Burner Machine is a web app that allows users to launch self-terminating virtual machines anonymously by paying with cryptocurrency. Burner machines self-terminate after 3 hours.
The project was created by Ocelot, a Seattle-based cloud computing company founded by ex-Amazon Web Services engineers.
Working part-time over 5 months, I designed the product’s user experience and visual style, and supported the development team during implementation and launch.
The team already had a rough working version of the product, which was burdened by several usability issues which I identified through a detailed audit.
I simplified the flow and worked on making certain parts of the experience more engaging (i.e. how the product explains the launching and booting up of a virtual machine to the user).
Additionally, there were a number of branching flows a user could potentially follow when paying for a machine using cryptocurrency, depending on how they paid and their balance.
I decided a dark, futuristic palette would be appropriate given the advanced nature of the underlying technology the team was building. I used bold pink and peach colors and gradients to connote the “burning” of a machine, and decided on an isometric style for the various illustrations that were required.
I sourced and art-directed a freelance illustrator, working with them to ensure the visual style across all parts of the product was consistent.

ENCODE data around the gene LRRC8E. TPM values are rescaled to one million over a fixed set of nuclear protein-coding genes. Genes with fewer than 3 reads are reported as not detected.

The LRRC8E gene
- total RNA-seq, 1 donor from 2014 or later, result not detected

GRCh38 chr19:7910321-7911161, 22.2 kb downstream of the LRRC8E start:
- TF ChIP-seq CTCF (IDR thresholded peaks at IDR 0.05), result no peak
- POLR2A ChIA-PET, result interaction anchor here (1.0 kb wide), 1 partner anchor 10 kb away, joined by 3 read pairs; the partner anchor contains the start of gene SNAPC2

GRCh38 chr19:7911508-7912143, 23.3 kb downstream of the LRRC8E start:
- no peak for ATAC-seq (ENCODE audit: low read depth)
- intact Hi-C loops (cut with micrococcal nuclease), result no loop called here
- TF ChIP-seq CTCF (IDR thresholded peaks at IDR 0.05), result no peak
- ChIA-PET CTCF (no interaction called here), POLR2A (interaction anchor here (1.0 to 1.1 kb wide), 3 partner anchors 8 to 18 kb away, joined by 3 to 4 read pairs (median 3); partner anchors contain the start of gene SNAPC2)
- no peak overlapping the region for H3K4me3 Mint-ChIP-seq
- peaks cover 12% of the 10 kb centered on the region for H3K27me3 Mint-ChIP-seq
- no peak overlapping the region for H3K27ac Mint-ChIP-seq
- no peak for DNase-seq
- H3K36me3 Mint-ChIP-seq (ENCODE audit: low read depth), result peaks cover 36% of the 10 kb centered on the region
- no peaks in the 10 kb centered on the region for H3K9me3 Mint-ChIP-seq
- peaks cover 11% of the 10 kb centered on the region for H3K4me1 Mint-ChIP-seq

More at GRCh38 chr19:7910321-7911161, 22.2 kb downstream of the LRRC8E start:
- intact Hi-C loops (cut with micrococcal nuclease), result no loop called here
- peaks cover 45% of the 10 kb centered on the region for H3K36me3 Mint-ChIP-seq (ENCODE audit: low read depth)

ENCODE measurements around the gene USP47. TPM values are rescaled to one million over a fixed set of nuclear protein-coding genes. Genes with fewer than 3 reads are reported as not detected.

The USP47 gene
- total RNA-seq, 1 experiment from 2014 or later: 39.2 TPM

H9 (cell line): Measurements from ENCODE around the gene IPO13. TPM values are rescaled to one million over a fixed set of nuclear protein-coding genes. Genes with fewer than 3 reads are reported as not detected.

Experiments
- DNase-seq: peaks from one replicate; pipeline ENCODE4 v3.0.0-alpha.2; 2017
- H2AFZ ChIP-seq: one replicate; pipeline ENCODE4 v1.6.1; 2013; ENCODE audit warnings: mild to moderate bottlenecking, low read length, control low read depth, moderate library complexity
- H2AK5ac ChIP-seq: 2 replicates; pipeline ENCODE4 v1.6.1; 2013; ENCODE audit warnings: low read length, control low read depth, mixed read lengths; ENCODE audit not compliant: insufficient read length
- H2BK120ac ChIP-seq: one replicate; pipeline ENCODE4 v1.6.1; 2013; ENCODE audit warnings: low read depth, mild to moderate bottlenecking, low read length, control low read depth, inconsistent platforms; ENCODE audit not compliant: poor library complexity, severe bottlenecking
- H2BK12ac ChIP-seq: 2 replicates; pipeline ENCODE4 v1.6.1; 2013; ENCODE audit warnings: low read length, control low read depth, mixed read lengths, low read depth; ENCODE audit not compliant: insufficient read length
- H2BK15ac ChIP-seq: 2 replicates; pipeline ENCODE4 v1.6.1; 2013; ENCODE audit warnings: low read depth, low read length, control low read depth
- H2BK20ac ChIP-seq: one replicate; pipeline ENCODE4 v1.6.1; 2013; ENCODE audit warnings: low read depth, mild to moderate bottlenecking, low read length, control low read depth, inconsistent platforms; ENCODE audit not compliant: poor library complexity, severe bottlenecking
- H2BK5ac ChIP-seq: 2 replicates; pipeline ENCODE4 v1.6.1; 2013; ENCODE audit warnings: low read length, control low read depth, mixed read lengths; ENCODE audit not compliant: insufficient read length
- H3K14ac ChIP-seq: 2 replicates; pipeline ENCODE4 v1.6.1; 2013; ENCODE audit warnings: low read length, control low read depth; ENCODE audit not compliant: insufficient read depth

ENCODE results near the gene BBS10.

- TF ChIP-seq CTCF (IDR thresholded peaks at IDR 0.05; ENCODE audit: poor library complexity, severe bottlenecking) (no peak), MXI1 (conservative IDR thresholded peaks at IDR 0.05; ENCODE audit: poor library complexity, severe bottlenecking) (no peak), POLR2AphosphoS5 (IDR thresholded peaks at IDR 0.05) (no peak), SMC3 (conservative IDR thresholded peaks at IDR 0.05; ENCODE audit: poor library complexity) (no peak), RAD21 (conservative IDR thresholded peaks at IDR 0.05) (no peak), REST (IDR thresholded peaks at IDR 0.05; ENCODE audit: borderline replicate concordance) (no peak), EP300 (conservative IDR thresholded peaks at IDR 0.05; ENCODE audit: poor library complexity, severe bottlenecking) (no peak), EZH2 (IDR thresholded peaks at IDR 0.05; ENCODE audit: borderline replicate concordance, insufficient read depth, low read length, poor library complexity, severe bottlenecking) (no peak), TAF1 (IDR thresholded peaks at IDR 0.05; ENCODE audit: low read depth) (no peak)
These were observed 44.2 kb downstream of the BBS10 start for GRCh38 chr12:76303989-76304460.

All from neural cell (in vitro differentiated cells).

I also designed the burner machine logo - a laptop with the screen made out of a flame.
Launching a machine involves choosing a machine type, a location, and selecting which currency to pay with.
The process interacts with the blockchain behind-the-scenes, which invariably involves unpredictable loading times (as requests are sent and processed). We overcame this by including an HTML version of Super Mario, with the sprites themed appropriately, for users to play while they wait.
The UX and microcopy was also chosen very deliberately, and a loading bar artificially increases to create the illusion of consistent loading progress.
My goal with the launch view was to make the interaction fluid, fast, and delightful. I focused on making the animated transitions between each step feel frictionless.
Users can see all of their active and burned machines, including how much active time remains for each one, login credentials, and can even rename them. I designed a simple interface for this.
The product was launched at San Francisco Blockchain Week 2019. I designed a banner which was printed and displayed during the event. I also designed a "token" card with a seed phrase which could be entered on the Burner Machine site to get a free virtual machine.
500 cards were printed with randomly-generated seed phrases. Below are the final banners and cards used with Pantone colors ready for printing.
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